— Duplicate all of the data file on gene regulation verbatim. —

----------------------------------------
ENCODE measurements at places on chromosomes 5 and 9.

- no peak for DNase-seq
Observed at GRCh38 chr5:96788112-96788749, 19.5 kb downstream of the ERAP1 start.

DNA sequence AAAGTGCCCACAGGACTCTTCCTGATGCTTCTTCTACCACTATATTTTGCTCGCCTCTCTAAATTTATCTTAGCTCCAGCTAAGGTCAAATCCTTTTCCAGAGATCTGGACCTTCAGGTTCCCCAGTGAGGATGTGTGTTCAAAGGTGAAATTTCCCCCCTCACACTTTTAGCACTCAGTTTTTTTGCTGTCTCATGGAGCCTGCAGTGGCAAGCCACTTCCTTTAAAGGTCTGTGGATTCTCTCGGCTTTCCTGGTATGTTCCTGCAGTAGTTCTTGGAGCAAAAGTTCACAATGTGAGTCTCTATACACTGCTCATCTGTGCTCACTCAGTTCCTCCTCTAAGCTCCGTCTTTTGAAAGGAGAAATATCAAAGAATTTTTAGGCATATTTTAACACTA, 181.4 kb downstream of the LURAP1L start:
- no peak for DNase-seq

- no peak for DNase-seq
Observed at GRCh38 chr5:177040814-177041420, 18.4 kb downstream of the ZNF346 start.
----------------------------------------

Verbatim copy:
ENCODE measurements at places on chromosomes 5 and 9.

- no peak for DNase-seq
Observed at GRCh38 chr5:96788112-96788749, 19.5 kb downstream of the ERAP1 start.

DNA sequence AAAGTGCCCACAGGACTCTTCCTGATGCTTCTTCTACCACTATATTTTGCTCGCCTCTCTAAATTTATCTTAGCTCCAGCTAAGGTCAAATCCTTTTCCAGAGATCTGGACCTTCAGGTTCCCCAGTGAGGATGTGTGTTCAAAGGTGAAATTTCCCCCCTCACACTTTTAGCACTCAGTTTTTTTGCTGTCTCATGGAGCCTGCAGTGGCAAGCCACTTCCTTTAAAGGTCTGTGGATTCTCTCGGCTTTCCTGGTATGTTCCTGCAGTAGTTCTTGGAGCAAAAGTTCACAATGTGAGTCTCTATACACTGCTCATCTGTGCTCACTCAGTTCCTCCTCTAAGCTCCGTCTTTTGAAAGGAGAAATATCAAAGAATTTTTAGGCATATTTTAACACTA, 181.4 kb downstream of the LURAP1L start:
- no peak for DNase-seq

- no peak for DNase-seq
Observed at GRCh38 chr5:177040814-177041420, 18.4 kb downstream of the ZNF346 start.